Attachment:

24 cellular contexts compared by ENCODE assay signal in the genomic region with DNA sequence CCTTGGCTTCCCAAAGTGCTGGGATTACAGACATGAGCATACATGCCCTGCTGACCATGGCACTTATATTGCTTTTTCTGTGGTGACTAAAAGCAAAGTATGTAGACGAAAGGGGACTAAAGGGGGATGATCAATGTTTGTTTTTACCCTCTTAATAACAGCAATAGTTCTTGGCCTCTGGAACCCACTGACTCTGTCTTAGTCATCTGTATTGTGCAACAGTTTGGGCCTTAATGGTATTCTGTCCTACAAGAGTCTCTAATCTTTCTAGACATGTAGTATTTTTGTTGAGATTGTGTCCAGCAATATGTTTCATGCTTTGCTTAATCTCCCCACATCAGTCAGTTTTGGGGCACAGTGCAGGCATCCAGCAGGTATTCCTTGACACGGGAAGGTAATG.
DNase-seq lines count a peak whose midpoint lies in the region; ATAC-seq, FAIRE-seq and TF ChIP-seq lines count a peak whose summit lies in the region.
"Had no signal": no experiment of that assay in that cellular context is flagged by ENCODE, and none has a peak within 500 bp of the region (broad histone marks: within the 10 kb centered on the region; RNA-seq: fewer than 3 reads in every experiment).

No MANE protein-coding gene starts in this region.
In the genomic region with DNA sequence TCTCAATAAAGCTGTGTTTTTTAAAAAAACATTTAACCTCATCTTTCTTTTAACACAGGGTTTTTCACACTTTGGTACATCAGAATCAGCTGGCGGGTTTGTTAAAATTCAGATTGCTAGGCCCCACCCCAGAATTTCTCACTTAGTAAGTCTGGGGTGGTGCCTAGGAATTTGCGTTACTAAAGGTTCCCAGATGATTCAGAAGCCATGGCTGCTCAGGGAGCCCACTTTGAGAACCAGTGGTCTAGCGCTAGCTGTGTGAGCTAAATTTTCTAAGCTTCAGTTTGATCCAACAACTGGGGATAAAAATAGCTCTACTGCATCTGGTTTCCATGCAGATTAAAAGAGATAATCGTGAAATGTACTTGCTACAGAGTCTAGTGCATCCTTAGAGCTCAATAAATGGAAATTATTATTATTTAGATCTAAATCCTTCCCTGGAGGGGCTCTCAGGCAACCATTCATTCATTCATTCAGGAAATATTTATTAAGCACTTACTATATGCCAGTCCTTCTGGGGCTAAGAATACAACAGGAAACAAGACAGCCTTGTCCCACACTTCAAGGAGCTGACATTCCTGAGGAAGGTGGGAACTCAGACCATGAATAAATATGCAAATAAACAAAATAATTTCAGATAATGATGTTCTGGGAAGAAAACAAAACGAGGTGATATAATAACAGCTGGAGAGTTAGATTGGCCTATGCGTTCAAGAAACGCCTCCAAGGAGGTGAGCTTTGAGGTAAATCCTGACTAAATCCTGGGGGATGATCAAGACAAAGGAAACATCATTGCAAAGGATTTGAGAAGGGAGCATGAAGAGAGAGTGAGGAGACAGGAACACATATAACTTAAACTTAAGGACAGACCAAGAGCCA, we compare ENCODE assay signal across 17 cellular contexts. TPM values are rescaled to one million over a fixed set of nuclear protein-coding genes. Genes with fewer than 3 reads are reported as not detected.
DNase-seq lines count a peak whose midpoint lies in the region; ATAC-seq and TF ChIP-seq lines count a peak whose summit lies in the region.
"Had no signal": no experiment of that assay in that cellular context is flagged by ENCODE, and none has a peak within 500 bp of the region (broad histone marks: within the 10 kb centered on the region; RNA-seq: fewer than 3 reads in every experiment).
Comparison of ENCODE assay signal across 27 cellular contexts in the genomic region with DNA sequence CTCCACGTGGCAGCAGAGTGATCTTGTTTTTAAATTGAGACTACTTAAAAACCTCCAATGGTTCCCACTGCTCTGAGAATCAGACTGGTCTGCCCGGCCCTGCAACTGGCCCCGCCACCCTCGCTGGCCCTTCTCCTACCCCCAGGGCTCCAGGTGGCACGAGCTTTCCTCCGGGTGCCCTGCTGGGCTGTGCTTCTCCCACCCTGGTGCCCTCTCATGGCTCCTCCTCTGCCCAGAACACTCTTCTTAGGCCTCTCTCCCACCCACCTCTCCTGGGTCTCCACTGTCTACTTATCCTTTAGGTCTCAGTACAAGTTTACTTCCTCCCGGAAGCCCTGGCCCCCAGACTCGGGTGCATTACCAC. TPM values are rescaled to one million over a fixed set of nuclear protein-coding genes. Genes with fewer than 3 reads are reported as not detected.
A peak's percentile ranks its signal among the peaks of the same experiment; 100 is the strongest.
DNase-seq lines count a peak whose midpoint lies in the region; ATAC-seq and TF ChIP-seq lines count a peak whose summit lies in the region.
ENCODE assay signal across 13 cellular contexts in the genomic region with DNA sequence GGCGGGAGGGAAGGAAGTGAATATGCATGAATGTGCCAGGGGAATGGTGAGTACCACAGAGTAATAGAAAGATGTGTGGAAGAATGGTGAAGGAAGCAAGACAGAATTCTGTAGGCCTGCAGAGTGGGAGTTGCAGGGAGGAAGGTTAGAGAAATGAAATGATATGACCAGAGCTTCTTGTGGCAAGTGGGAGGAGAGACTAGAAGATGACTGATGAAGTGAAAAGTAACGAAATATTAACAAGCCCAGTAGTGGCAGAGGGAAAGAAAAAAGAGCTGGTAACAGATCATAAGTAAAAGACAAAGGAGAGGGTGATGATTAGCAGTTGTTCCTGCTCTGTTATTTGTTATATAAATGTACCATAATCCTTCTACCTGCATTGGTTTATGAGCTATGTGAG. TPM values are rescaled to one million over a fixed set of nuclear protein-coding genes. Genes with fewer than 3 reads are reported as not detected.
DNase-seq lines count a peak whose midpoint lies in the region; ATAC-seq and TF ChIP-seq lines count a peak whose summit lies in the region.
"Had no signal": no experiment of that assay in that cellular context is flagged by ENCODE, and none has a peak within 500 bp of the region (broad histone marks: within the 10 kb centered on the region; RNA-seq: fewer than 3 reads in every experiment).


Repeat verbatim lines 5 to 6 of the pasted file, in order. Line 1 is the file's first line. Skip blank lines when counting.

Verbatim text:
In the genomic region with DNA sequence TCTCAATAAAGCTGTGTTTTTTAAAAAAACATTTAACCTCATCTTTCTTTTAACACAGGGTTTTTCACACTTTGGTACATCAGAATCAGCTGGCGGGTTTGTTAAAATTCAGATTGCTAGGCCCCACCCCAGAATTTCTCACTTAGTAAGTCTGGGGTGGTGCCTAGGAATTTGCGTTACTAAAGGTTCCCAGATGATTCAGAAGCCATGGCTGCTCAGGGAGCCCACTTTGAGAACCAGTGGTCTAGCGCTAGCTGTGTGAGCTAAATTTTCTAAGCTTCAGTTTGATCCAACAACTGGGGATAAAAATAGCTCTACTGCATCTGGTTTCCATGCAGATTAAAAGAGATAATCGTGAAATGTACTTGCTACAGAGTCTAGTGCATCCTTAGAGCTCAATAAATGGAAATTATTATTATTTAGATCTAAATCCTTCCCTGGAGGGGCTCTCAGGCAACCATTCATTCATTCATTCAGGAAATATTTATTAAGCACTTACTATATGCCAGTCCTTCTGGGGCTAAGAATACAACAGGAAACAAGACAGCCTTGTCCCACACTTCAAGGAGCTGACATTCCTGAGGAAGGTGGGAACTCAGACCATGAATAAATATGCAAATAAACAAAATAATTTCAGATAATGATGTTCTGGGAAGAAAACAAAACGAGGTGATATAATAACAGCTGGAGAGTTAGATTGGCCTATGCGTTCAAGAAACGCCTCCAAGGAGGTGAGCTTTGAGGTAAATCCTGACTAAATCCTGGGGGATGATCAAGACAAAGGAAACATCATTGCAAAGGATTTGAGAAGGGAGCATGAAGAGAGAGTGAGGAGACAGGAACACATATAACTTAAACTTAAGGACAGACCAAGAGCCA, we compare ENCODE assay signal across 17 cellular contexts. TPM values are rescaled to one million over a fixed set of nuclear protein-coding genes. Genes with fewer than 3 reads are reported as not detected.
DNase-seq lines count a peak whose midpoint lies in the region; ATAC-seq and TF ChIP-seq lines count a peak whose summit lies in the region.